That piece of plastic (or pieces of plastic, in some cases) in your wallet can be a great tool. Not only can you use your credit card to help you pay for the things you need, but doing so can help you build credit. But sometimes your spending can get out of control, ultimately landing you in credit card debt. In fact, according to Experian’s seventh annual State of Credit Report, released in November 2016, the average debt per consumer is $39,216.
High balances and high finance charges can put a real drain on your wallet and limit your financial options, both in the moment and down the road. If you let those balances linger long enough, they could keep you from achieving important goals and dreams, such as buying a home, as your credit card debt can affect your credit (more on that in a minute).
There’s a lot you can do to pay off your credit card debt, and the strategy that is right for you will depend on your individual situation. Whatever your financial goals and dreams, however, paying off your credit card debt is a good step in the right direction. These pay-down tips and strategies will help you find out how to pay off your credit card debt.
Step one is getting organized. Gather up all your credit card information for every card you’re carrying a balance on. Make note of the balances, interest rates, due dates and minimum payment for each card. How bad is it? The Experian Report showed that the average consumer has 2.35 bank cards, carrying an average balance of $5,551.
So now it’s time to look at where yours stands. Do you have lots of balances spread out over lots of different cards? Do you have one big balance and several small ones? Have you consolidated your debt to one card but can’t seem to make any headway on your balance? Have you been playing the balance transfer game for months and months?
Once you have all of that information compiled, add up the minimum payments on each of your credit cards. How much money must you pay each month just to stay current on your credit card bills? (Remember, paying your statements on time each month, even if you’re only paying the minimum amount is quite important. Payment history is the biggest influencer of your credit scores, accounting for 35% of the scores.)
Once you have this number, take a look at your budget. Can you afford to pay more than the minimum payment on one or more of your cards? If so, get ready to do it.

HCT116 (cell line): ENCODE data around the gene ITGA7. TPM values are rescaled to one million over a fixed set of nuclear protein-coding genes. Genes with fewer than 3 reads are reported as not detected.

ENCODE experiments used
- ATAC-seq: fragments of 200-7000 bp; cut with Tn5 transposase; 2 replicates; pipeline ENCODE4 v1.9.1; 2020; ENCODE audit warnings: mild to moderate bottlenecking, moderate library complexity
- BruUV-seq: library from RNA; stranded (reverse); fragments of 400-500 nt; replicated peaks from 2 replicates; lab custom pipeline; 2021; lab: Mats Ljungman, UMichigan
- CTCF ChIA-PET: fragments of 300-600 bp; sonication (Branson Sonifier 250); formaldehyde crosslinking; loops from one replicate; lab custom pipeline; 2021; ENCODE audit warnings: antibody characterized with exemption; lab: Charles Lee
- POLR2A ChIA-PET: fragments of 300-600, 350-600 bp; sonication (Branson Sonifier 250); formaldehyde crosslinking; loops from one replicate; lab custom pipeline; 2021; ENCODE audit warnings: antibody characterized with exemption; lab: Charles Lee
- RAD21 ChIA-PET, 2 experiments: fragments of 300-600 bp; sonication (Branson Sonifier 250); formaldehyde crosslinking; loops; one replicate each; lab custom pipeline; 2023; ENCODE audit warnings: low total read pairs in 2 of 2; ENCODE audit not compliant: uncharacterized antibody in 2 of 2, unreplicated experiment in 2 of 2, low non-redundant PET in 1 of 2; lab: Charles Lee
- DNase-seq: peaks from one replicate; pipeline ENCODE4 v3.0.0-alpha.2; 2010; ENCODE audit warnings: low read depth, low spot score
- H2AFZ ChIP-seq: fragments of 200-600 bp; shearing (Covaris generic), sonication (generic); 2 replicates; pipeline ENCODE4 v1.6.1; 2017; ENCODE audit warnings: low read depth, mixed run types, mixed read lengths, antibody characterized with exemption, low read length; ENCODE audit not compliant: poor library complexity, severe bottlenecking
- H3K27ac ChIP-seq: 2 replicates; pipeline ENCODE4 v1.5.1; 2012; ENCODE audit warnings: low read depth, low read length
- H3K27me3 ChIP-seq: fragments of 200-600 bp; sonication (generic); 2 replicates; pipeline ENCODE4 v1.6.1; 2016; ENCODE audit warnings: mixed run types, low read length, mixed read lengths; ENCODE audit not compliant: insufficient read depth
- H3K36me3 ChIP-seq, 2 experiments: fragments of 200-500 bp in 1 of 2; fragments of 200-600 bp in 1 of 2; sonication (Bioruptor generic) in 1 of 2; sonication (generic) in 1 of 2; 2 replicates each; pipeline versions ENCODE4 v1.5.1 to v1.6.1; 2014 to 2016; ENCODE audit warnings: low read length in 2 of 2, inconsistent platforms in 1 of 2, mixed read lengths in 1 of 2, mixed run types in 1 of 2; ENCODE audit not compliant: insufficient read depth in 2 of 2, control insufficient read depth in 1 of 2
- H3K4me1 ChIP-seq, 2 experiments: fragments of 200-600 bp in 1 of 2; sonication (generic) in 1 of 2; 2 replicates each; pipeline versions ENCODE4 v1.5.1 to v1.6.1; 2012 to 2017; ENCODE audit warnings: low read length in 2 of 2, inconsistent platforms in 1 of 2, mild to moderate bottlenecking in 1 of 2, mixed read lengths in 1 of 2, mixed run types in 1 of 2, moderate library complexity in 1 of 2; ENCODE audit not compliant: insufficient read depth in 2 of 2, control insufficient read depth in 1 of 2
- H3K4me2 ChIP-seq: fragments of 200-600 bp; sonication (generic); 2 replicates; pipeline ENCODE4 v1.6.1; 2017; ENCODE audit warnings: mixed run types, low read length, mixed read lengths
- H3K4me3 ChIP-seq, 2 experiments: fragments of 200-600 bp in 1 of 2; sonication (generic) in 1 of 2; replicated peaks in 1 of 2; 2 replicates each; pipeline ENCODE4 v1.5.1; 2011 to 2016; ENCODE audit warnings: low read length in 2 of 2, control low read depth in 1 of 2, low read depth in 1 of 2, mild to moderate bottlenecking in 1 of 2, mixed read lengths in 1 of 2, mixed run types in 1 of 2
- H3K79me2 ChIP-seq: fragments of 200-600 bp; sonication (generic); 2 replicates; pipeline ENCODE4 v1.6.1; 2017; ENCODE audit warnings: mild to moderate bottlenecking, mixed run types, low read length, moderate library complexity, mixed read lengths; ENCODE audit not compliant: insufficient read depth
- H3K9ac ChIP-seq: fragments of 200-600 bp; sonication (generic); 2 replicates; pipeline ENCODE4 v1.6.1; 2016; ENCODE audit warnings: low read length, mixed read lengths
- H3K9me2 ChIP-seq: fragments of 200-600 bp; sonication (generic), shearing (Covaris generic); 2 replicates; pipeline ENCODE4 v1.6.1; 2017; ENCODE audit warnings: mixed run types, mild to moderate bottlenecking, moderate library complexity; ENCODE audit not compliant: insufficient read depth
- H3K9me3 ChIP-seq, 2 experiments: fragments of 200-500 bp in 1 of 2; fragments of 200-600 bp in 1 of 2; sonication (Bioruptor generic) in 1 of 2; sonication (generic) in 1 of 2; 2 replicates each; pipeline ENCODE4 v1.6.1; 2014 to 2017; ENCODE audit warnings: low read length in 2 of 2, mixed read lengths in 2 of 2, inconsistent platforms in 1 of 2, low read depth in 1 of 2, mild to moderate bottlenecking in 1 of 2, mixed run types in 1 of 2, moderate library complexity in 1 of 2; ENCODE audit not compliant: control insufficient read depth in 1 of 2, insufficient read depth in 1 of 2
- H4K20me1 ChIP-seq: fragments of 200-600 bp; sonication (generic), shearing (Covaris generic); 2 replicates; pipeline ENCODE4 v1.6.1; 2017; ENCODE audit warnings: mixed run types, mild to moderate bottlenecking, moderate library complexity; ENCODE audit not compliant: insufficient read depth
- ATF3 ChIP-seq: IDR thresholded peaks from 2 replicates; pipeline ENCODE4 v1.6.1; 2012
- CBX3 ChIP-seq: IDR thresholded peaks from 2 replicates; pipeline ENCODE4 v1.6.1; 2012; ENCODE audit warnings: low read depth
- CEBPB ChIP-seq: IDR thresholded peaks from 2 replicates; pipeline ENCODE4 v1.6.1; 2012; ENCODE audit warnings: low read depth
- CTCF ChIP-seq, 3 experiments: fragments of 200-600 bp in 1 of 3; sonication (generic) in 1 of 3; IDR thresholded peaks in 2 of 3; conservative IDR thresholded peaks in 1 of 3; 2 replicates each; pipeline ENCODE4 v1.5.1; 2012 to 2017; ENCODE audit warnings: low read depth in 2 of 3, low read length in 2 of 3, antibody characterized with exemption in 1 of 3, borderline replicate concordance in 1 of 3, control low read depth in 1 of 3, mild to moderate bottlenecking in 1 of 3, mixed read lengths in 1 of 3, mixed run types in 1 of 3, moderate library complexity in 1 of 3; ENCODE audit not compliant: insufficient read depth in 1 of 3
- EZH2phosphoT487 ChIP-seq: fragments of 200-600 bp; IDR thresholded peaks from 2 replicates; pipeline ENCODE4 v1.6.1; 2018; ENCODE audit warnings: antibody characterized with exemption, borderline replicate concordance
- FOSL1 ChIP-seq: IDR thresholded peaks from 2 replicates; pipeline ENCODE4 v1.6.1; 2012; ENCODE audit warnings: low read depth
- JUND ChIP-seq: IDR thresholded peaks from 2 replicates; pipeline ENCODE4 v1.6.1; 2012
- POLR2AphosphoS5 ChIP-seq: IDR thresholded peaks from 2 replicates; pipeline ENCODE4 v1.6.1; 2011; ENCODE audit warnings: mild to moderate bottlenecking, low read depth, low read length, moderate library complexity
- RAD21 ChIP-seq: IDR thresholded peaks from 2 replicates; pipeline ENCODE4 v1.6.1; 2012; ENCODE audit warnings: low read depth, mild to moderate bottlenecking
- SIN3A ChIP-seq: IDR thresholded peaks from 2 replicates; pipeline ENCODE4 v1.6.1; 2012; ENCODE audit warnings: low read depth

Understand How You’re Affecting Your Credit
High balances on your credit cards can be bad for your credit scores. As we mentioned, payment history is the biggest influencer of your scores, but the second biggest is your debt usage. This means the amount of debt you’re carrying in relation to your total credit limit (also known as your credit utilization ratio) is going to weigh in on your scores. Experts recommend keeping your debt at 30%, ideally 10%, of your credit limit to have the best effect on your scores. And if you’re maxing out your cards, that certainly won’t be keeping you at that level.
Plus, having low credit scores usually means you will pay higher interest rates, whether on a credit card balance or a loan. And with high interest rates, the amount you owe gets larger at a faster rate, making it more of a challenge to pay off debt. It’s truly a vicious circle. Not sure where your credit currently stands? You can find out exactly how your debt is impacting your credit by checking two of your credit scores for free on Credit.com.
3 Strategies to Help You Pay Down Credit Card Debt
Credit card debt can pile up for all kinds of reasons. Paying it down is pretty straightforward — you just need a plan. Pick a pay down strategy and stick with it until your balances are paid off in full. And remember: Paying off a card is great, but once you do, you’ll want to think twice about closing the card, as the age of your credit lines is the third largest influencer of your credit scores. Here are three strategies that you may want to implement to help you get those cards paid off and get yourself on the path to financial freedom.